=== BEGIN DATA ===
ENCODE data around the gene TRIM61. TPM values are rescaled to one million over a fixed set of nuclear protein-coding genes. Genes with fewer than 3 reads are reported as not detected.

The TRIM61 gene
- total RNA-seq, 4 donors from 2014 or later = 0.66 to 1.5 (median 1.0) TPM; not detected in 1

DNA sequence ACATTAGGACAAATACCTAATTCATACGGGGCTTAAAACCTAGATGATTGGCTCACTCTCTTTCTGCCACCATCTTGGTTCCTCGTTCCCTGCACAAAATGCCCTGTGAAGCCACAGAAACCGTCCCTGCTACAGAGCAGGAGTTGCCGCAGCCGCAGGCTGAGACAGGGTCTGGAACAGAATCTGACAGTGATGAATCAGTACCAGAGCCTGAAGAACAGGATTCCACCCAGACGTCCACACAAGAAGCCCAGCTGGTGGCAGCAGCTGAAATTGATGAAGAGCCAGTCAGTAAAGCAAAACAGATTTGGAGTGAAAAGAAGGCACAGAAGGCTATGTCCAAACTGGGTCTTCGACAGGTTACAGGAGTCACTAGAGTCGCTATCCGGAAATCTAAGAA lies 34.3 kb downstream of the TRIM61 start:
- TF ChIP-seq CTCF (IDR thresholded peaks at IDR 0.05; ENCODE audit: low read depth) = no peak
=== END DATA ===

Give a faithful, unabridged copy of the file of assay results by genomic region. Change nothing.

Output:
ENCODE data around the gene TRIM61. TPM values are rescaled to one million over a fixed set of nuclear protein-coding genes. Genes with fewer than 3 reads are reported as not detected.

The TRIM61 gene
- total RNA-seq, 4 donors from 2014 or later = 0.66 to 1.5 (median 1.0) TPM; not detected in 1

DNA sequence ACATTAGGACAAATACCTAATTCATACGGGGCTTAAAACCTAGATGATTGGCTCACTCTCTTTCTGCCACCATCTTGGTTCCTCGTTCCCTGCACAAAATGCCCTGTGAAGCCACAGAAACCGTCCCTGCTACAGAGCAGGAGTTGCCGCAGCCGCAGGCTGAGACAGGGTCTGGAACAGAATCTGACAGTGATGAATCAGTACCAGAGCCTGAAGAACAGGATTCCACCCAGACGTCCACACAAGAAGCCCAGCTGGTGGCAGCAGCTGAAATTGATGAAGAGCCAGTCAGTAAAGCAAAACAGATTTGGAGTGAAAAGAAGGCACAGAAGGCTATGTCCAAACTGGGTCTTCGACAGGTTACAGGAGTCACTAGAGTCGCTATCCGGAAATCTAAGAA lies 34.3 kb downstream of the TRIM61 start:
- TF ChIP-seq CTCF (IDR thresholded peaks at IDR 0.05; ENCODE audit: low read depth) = no peak